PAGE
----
This vignette shows how the color-related tools provided by unikn can be applied to other institutions. (For a general introduction of the unikn colors, color palettes, and color functions, see the vignette on Colors and color palettes. The vignette on text provides information on creating text boxes and decorations.)

The color palettes included in the unikn package are based on the CD manual of the University of Konstanz, Germany. However, the functionality provided by the package makes it easy and straightforward to define and use your own color scales. In the following, we provide examples to illustrate how this can be achieved for other institutions.

Please install and/or load the unikn package to get started:

# install.packages('unikn')  # install unikn from CRAN client
library('unikn')             # loads the package

Defining colors and color palettes

The following examples show how to define color palettes (with dedicated color names) for three institutions. They can be easily adapted to any other group, company, or entity, that uses some pre-defined set of colors.

A. University of Freiburg, Germany:

Uni Freiburg

The Albert-Ludwigs Universität Freiburg provides fairly extensive information on its corporate color scheme (available here and here). Colors can be defined in a variety of ways, but R comes with convenient tools (like col2rgb and convertColor in grDevices) to handle most cases. The most straightforward way of creating a new color palette in R is by using its HEX/HTML code (provided in character format). As the University of Freiburg kindly provides their colors in this format, we can easily define the corresponding color palettes as named vectors:

# Basic colors: https://www.zuv.uni-freiburg.de/service/cd/cd-manual/farbwelt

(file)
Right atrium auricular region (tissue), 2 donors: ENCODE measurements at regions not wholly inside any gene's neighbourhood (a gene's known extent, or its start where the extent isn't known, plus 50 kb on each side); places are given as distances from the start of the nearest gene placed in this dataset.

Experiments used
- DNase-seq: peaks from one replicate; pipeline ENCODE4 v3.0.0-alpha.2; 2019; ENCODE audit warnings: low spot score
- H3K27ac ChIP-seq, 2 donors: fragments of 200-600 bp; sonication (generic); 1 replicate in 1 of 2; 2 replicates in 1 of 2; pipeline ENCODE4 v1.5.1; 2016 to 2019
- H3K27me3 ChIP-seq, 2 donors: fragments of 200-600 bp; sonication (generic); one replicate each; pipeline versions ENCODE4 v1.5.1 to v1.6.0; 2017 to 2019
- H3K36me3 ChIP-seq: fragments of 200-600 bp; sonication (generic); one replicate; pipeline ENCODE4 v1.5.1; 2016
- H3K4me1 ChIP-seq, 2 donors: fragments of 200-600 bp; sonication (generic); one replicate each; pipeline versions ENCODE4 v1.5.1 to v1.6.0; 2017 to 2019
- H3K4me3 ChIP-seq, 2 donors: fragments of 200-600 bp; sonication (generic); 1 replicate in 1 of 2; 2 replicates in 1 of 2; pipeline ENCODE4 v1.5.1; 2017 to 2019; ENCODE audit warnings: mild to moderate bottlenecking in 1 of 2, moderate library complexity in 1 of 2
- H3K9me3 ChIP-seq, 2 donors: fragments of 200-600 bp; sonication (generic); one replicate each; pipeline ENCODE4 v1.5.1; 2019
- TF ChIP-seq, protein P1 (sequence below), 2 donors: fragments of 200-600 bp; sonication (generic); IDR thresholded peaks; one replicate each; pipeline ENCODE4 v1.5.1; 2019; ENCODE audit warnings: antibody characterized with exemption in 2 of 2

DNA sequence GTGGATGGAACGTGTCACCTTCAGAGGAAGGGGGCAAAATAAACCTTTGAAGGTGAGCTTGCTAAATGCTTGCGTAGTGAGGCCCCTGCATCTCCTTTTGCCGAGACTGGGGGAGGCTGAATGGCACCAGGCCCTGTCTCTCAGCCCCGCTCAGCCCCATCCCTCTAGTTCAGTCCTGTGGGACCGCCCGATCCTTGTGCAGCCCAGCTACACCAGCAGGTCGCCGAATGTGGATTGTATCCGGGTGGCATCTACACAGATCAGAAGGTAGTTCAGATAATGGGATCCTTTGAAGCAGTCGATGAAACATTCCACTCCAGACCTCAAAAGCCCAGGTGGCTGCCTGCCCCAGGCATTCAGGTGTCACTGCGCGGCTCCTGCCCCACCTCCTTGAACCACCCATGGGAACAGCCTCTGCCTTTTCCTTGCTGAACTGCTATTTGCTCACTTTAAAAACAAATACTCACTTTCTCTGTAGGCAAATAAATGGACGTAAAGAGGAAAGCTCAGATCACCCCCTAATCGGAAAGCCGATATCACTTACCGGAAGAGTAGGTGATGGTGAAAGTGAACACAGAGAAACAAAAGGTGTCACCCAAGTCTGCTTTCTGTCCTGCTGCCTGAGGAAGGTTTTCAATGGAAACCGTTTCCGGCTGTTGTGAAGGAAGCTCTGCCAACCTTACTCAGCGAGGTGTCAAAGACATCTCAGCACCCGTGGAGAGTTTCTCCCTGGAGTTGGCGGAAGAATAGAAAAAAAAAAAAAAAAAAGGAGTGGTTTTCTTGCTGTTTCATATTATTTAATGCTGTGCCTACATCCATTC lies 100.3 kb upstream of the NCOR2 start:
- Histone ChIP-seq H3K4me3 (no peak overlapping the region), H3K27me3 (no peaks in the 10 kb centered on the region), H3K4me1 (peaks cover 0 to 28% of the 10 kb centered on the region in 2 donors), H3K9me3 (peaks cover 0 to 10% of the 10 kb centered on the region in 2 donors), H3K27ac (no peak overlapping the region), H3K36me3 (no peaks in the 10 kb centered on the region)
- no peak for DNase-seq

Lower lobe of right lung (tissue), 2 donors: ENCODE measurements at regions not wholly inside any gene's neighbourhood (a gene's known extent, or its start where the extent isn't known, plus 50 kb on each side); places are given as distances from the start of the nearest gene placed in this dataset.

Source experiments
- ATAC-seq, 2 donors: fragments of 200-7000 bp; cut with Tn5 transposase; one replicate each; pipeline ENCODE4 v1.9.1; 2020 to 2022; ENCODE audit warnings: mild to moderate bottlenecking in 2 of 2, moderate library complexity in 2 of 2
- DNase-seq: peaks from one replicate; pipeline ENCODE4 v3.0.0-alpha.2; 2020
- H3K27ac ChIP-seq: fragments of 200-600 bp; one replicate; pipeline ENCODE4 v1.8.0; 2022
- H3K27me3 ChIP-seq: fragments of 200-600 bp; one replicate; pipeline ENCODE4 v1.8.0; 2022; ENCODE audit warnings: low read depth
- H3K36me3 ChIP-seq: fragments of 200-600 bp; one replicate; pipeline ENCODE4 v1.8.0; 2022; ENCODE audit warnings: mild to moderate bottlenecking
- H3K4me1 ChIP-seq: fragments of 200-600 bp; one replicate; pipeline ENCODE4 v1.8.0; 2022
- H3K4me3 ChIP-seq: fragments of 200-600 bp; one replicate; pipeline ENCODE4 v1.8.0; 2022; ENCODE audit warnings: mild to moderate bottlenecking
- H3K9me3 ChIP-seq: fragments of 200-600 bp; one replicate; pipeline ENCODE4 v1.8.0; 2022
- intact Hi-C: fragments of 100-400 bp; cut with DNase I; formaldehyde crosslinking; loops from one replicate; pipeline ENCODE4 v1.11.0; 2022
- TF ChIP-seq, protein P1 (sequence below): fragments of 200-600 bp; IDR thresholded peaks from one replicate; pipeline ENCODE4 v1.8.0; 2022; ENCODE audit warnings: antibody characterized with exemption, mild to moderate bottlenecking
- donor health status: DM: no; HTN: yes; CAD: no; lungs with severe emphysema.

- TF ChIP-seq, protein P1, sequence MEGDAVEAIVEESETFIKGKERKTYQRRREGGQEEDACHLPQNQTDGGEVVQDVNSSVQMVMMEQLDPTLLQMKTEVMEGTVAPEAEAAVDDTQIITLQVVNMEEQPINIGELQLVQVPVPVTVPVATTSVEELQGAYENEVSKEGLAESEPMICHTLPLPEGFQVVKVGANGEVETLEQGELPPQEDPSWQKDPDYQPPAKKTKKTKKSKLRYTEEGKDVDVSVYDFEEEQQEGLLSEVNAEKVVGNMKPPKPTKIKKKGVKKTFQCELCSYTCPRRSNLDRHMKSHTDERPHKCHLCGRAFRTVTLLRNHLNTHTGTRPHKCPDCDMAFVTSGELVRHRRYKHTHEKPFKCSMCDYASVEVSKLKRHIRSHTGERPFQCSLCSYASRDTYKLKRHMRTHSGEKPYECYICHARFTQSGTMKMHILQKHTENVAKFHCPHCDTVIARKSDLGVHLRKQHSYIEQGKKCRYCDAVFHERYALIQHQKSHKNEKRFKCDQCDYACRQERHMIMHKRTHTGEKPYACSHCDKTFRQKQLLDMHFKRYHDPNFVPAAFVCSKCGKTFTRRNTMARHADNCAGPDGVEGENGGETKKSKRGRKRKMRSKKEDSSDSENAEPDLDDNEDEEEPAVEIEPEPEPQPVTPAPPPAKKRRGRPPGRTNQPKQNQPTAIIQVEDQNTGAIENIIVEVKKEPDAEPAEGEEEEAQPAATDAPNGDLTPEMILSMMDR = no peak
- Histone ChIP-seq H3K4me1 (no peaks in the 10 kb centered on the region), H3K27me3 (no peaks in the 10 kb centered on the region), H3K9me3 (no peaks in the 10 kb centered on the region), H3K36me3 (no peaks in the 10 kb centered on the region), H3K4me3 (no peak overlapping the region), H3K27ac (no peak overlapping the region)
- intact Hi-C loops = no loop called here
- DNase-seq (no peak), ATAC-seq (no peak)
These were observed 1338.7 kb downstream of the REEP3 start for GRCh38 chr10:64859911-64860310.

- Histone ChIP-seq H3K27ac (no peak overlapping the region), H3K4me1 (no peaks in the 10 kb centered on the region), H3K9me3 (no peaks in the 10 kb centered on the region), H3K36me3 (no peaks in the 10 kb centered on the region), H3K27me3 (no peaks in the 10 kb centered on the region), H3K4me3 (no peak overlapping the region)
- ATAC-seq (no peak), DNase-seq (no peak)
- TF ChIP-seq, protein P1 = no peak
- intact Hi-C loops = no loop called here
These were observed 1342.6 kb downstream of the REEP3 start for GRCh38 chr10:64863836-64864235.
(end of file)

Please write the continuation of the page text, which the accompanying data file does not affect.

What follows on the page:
pal_freiburg_bluered <- c("#004a99", "#c1002a")
names(pal_freiburg_bluered) <- c("uni-blau", "uni-rot")

pal_freiburg_basic <- c("#004a99", "white", "#c1002a")  # add "white" for better gradients
names(pal_freiburg_basic) <- c("uni-blau", "weiss", "uni-rot")

# Web colors: https://www.zuv.uni-freiburg.de/service/wsg/webstyleguide/farben

pal_freiburg_blue <- c("#004a99", "#2a6ebb", "#6f9ad3")
names(pal_freiburg_blue) <- c("blue-1", "blue-2", "blue-3")

pal_freiburg_grey <- c("#f2f3f1", "#e0e1dd", "#d5d6d2", "#c9cac8", 
                       "#b2b4b3", "#9a9b9c", "#747678", "#363534")
names(pal_freiburg_grey) <- c("grey-0", "grey-1", "grey-2", "grey-3", 
                              "grey-5", "grey-7", "grey-9", "grey-font")

pal_freiburg_info <- c("#2a6ebb", "#a7c1e3", "#7b2927", "#de3831", "#739600", "#92d400", 
                       "#4d4f53", "#747678", "#b2b4b3", "#d5d6d2", "#e98300", "#efbd47")
names(pal_freiburg_info) <- c("mid-blau", "hell-blau", "dark-red", "hell-red", "mid-green", "hell-green", 
                              "anthrazit", "dark-grey", "mid-grey", "hell-grey", "orange", "gelb")

Alternatively, we can define both (colors and names) in one step by using the newpal() function:

pal_freiburg_info <- newpal(col = c("#2a6ebb", "#a7c1e3", "#7b2927", "#de3831", "#739600", "#92d400", 
                                    "#4d4f53", "#747678", "#b2b4b3", "#d5d6d2", "#e98300", "#efbd47"),
                            names = c("mid-blau", "hell-blau", "dark-red", "hell-red", "mid-green", "hell-green", 
                                      "anthrazit", "dark-grey", "mid-grey", "hell-grey", "orange", "gelb")

Once a new color palette has been defined (and is available in your current R environment), we can use the seecol() and usecol() functions to view, modify, and use the palette:

seecol(pal_freiburg_info)            # view color palette

# seecol(pal_freiburg_basic, n = 7)  # extend color palette
# seecol(c(pal_freiburg_blue, "white", pal_freiburg_grey))  # mix color palette

B. Princeton University, USA:

Princeton University